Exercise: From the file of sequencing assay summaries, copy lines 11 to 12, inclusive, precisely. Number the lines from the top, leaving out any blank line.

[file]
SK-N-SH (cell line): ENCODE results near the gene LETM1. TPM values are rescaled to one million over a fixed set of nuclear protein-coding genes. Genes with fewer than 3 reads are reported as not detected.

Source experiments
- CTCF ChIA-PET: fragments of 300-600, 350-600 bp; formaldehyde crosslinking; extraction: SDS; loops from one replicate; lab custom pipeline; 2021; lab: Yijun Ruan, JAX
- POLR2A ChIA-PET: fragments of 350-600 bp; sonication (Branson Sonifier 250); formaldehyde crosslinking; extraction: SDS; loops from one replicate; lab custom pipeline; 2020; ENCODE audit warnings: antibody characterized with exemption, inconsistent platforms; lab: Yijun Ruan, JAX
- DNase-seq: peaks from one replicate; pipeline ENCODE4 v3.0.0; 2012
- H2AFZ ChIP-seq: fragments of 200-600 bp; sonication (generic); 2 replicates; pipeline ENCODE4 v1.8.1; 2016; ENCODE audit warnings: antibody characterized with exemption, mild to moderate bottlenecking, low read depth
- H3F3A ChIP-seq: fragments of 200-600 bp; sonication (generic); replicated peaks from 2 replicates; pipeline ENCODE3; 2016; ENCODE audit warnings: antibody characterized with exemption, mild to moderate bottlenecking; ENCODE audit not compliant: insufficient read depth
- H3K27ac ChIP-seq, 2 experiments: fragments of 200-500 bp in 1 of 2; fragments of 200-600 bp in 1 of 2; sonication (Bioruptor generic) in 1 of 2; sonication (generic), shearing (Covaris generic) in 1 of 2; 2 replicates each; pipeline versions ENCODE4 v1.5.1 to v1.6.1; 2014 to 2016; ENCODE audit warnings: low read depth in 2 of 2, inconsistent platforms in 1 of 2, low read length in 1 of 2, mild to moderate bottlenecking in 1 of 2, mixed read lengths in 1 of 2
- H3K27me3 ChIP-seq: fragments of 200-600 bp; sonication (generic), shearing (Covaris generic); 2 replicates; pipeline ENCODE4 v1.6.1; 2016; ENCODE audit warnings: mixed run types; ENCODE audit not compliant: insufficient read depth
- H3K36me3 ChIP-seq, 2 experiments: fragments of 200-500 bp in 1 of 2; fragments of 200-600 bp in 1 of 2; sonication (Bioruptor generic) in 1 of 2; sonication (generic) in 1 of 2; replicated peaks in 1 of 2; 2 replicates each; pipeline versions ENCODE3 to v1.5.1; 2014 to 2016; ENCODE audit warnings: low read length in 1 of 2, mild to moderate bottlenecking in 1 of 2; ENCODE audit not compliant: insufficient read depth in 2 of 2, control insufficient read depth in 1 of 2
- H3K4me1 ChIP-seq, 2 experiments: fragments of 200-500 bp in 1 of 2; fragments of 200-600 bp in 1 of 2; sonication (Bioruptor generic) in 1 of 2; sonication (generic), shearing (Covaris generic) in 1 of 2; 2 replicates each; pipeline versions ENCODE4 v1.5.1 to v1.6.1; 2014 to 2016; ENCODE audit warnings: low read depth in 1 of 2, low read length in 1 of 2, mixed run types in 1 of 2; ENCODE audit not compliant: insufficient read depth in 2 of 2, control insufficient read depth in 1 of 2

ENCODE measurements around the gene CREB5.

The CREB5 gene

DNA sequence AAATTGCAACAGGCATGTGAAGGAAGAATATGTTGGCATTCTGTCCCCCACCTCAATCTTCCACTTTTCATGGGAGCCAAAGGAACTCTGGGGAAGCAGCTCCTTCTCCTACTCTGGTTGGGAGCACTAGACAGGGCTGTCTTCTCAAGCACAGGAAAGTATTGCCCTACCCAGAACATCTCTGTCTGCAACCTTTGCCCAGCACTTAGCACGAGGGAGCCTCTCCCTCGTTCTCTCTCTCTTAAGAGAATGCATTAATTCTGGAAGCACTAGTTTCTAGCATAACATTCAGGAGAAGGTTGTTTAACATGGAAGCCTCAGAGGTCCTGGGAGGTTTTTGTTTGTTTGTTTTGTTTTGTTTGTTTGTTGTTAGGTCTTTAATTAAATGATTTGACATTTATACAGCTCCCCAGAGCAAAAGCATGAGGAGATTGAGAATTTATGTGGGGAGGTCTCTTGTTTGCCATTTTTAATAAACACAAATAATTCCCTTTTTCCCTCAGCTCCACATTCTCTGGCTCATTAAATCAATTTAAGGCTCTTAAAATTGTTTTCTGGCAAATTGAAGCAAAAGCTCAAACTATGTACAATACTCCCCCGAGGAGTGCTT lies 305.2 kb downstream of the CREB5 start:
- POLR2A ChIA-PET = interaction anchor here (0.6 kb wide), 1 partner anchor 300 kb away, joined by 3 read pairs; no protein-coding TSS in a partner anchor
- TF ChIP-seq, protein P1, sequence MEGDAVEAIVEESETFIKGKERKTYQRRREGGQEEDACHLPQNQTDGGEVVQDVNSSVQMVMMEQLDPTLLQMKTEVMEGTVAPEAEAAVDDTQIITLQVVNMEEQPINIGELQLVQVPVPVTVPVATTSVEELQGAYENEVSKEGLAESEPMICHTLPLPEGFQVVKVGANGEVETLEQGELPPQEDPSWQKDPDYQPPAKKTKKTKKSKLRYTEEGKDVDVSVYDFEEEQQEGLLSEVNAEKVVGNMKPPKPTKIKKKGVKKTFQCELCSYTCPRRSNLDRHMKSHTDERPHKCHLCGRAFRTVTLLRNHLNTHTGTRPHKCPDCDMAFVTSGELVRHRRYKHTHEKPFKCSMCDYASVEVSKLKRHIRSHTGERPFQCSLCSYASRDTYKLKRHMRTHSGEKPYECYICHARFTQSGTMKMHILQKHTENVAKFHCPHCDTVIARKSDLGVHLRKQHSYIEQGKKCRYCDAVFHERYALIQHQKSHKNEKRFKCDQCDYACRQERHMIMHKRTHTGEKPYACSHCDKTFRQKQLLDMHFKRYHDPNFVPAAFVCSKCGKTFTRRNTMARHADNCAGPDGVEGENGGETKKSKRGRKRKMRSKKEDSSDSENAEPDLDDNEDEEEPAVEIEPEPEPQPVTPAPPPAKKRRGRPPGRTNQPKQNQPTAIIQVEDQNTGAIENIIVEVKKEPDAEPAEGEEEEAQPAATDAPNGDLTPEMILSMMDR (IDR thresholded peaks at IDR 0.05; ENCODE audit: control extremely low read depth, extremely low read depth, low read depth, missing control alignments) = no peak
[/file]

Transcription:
- H3K4me1 ChIP-seq, 2 experiments: fragments of 200-500 bp in 1 of 2; fragments of 200-600 bp in 1 of 2; sonication (Bioruptor generic) in 1 of 2; sonication (generic), shearing (Covaris generic) in 1 of 2; 2 replicates each; pipeline versions ENCODE4 v1.5.1 to v1.6.1; 2014 to 2016; ENCODE audit warnings: low read depth in 1 of 2, low read length in 1 of 2, mixed run types in 1 of 2; ENCODE audit not compliant: insufficient read depth in 2 of 2, control insufficient read depth in 1 of 2

ENCODE measurements around the gene CREB5.